Computer Engineer: Career Profile, Employment Outlook, and Educational Requirements

Research what it takes to become a computer engineer. Learn about job duties, education requirements, job outlook, and salary information to find out if this is the career for you. Schools offering Computer Engineering degrees can also be found in these popular choices.

What Is a Computer Engineer?

Computer engineers are employed to develop computer technologies, new software programs and computer hardware. Computer engineers working primarily with software will develop software to meet people's needs, recommend updates and ensure a program works correctly. They often collaborate with other computer specialists to ensure optimum software. Computer engineers working with hardware will design and create new hardware, test the new hardware, analyze the results and modify their model. They will oversee any manufacturing of hardware, and must be up-to-date on current technologies. The following chart gives you an overview about entering this field.

Degree Required Bachelor's degree
Certification Available
Skills Required Computer software programming, hardware engineering, electrical
Job Duties Develop and design new software programs and hardware components, test programs and hardware, identify issues, provide solutions, market software and hardware to possible buyers
Job Growth (2014-2024)* 17% (for all software developers); 3% (for all computer hardware engineers)
Median Salary (2015)* $105,570 (for all software developers, systems); $111,730 (for all computer hardware engineers)

Source: *U.S. Bureau of Labor Statistics

What Does a Computer Engineer Do?

A computer engineer uses computer software programming, hardware engineering and electrical skills and training to design and develop new software programs and hardware components. Additionally, computer engineers ensure these new tools are ready for public or business use. In this job, they are also responsible for testing the programs and hardware before and during use to ensure everything is running efficiently and without error. When problems arise, computer engineers identify the problem and develop a solution to fix it. They may also market programs or equipment to possible buyers.

What Education Do I Need?

Due to the competitive nature of computer engineering and the regularly evolving technologies associated with the career, a Bachelor of Science in Computer Engineering, Bachelor of Science in Computer Science or a degree in a related field is necessary for employment. If you're certain you want a career as a computer engineer, you'll want to take courses in the math and sciences as early as possible. If possible, start taking these courses in high school so they provide the needed foundation to pursue your bachelor's degree in the field.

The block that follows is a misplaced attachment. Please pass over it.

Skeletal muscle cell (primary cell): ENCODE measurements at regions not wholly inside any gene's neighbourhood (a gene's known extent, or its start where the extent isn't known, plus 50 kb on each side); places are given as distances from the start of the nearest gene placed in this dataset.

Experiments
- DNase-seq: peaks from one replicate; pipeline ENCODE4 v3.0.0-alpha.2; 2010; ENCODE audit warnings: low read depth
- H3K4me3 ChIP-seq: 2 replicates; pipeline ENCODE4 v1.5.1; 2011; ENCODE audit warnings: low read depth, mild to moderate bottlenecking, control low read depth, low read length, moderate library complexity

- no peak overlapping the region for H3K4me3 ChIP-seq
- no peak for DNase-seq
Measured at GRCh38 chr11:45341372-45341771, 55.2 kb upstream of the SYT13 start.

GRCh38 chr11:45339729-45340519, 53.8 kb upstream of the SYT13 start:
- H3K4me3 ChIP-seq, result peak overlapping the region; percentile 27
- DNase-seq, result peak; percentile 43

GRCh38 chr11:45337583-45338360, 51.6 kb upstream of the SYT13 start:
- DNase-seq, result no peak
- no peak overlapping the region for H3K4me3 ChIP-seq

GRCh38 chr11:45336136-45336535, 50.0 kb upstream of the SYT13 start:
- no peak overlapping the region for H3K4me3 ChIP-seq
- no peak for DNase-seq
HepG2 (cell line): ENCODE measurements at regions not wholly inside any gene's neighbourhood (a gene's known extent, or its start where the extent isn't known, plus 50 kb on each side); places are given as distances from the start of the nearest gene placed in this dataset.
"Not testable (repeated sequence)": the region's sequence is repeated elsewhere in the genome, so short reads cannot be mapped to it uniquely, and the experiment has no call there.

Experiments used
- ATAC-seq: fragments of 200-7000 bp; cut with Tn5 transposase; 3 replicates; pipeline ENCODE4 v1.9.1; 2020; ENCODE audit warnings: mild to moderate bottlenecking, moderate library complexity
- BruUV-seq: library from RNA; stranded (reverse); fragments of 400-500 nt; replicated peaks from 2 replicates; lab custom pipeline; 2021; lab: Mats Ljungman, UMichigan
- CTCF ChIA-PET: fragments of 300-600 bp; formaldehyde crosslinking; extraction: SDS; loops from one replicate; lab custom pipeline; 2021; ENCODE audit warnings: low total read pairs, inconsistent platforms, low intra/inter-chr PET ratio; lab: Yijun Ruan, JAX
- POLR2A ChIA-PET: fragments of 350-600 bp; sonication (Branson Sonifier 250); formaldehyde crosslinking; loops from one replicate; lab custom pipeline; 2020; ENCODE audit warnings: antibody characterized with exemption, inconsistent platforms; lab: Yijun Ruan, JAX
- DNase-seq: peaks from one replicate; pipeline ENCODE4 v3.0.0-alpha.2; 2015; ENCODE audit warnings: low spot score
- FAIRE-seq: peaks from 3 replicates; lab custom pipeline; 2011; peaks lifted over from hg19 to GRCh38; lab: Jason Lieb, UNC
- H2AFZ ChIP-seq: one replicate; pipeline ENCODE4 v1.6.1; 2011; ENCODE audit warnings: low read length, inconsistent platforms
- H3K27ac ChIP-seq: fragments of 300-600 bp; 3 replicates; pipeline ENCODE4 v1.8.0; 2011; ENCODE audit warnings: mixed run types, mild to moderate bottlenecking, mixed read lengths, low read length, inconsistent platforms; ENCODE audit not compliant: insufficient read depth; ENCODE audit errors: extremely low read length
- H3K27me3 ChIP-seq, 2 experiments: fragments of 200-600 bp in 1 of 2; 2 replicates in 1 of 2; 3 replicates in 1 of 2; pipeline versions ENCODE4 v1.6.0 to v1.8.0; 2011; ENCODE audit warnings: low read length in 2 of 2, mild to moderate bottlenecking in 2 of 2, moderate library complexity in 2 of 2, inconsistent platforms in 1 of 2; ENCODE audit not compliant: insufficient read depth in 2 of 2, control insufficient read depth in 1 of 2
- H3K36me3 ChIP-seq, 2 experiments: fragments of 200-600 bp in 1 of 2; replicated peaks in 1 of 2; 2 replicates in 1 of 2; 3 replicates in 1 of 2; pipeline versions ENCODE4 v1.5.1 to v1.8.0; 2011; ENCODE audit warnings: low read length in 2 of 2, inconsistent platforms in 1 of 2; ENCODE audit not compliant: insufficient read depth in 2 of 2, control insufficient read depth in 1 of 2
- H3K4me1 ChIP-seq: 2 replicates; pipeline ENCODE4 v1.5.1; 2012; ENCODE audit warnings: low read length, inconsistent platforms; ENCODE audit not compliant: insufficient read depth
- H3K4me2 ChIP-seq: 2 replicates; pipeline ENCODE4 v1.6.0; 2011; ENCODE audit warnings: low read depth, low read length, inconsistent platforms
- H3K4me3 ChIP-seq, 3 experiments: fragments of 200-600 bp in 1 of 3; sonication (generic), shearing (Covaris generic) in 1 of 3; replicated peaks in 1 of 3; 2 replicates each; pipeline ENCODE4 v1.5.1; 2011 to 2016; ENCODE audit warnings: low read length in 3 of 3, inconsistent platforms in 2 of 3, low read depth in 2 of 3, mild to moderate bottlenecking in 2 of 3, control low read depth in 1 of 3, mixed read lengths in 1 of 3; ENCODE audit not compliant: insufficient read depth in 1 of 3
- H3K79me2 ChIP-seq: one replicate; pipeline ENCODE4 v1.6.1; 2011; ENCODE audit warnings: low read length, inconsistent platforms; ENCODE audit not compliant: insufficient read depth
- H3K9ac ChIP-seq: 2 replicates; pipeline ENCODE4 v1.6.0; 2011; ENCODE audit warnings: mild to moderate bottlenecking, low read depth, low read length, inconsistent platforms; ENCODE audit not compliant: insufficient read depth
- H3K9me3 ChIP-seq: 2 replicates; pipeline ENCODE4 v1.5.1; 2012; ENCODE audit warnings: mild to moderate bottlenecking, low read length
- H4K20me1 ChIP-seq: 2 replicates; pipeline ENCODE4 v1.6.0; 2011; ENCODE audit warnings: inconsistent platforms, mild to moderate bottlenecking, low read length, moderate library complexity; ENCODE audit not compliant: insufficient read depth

Your college courses will continue your science and mathematics studies with classes in computer programming, hardware design and electrical engineering. Even after completing your degree, you'll probably continue researching computer engineering technology and practices to maintain a competitive edge. Professional certification opportunities are offered through a variety of venues. For example, the Institute of Electrical and Electronics Engineers offers certifications for entry-level and mid-career professionals (www.computer.org).

What Is the Employment Outlook?

According to the U.S. Bureau of Labor Statistics (BLS), the demand for software developers is expected to grow at a rate of 17% between 2014 and 2024, while demand for computer hardware engineers is expected to grow at a rate of 3% in the same period (www.bls.gov). Those with a bachelor's degree or higher should be able to find excellent career opportunities, especially if they keep up-to-date with new advances in technology. In May 2015, the median salary of software systems developers was $105,570. The median salary of computer hardware engineers, in comparison, was $111,730 during the same period.

What Are Some Related Alternative Careers?

There are several related careers that require a bachelor's degree, such as computer programmers, information security analysts and mechanical engineers. Computer programmers create and test code to help computers run more efficiently and effectively. Information security analysts are responsible for producing security measures for computer networks and systems. Mechanical engineers design and create various mechanical and thermal devices.

To continue researching, browse degree options below for course curriculum, prerequisites and financial aid information. Or, learn more about the subject by reading the related articles below:

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